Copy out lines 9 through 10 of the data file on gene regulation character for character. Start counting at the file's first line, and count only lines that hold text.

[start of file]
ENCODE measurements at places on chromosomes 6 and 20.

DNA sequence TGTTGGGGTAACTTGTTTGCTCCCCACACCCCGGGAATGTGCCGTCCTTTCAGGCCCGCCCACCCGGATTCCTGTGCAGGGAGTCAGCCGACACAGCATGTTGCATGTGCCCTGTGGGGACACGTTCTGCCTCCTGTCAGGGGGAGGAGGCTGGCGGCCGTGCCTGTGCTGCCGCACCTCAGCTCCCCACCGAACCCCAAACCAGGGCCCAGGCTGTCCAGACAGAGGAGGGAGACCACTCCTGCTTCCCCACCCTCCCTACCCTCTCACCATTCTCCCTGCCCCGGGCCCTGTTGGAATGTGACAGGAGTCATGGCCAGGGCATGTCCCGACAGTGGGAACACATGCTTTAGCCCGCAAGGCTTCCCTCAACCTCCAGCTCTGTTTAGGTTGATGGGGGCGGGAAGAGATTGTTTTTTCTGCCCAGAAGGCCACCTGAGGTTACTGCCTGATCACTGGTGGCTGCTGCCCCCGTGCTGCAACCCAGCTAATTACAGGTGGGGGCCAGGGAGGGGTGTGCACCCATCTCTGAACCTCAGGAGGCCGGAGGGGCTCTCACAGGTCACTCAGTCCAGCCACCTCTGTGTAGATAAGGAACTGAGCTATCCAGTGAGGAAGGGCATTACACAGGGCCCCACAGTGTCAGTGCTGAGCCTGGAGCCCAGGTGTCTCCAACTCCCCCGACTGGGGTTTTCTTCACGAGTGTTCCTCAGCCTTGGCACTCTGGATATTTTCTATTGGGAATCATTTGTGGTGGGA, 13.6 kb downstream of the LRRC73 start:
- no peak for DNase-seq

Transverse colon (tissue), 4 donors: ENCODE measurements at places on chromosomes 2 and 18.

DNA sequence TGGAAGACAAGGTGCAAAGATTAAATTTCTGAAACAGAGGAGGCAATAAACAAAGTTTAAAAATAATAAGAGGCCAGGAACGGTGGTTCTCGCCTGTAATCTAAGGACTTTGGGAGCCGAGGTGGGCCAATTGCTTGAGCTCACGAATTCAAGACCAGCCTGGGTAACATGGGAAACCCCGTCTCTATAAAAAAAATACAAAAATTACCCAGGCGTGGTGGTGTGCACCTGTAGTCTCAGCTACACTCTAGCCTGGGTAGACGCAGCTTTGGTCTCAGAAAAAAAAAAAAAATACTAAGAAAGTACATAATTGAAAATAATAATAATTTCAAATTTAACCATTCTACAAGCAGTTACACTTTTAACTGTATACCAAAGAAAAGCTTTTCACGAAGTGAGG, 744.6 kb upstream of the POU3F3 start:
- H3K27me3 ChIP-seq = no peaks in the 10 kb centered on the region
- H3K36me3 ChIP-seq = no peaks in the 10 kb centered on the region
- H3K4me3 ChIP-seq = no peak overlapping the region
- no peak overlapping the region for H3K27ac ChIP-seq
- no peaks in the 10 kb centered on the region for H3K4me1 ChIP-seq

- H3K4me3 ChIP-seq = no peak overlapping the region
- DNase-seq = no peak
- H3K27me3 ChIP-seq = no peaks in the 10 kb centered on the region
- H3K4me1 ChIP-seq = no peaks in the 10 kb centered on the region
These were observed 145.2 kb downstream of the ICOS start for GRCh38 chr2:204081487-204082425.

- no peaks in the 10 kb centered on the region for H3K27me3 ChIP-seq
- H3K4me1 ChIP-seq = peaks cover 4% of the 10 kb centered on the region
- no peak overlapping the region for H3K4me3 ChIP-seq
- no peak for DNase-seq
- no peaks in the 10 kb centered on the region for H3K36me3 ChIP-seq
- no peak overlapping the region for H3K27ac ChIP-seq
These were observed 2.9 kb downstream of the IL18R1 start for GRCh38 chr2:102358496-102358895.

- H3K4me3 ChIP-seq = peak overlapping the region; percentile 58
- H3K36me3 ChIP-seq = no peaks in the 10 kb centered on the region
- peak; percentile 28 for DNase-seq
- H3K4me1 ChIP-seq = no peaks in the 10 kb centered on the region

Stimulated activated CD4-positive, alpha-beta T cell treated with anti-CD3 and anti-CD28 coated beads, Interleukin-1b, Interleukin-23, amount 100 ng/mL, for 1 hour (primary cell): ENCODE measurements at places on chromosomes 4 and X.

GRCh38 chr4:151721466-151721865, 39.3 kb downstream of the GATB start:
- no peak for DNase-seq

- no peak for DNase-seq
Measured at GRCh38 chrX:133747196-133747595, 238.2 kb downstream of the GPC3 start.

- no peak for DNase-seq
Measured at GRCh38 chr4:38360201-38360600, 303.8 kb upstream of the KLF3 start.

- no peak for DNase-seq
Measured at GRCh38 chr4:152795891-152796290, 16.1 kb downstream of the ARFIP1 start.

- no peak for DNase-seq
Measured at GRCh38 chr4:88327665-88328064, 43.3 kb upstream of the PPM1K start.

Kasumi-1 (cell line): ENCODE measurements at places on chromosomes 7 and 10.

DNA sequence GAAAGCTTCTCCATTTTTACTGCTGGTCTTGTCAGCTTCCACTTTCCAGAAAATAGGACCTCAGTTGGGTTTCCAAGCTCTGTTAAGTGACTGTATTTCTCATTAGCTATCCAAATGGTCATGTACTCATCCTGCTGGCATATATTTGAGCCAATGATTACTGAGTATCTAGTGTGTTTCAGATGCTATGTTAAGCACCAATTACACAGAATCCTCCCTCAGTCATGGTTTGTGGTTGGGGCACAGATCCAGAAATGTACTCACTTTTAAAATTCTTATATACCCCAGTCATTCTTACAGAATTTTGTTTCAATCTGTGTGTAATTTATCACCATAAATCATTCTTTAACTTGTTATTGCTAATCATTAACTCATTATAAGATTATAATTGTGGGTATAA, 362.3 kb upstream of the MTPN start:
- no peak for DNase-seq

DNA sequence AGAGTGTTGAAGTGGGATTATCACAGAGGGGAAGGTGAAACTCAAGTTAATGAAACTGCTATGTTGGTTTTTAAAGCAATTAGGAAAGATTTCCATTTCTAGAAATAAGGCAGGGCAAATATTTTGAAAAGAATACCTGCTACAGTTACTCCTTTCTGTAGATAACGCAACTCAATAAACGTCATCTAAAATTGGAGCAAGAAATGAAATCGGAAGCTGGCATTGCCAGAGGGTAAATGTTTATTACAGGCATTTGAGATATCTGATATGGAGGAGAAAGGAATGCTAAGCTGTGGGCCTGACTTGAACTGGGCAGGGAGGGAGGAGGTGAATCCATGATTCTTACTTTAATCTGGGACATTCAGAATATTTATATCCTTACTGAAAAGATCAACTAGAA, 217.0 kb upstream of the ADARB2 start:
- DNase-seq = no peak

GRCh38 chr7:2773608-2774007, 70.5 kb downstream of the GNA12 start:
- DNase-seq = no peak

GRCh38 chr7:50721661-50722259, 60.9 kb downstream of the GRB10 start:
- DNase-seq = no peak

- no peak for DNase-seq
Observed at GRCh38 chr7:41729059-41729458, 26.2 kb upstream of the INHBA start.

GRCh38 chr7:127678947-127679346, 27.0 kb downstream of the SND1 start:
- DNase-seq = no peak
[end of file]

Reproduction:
- no peak overlapping the region for H3K27ac ChIP-seq
- no peaks in the 10 kb centered on the region for H3K4me1 ChIP-seq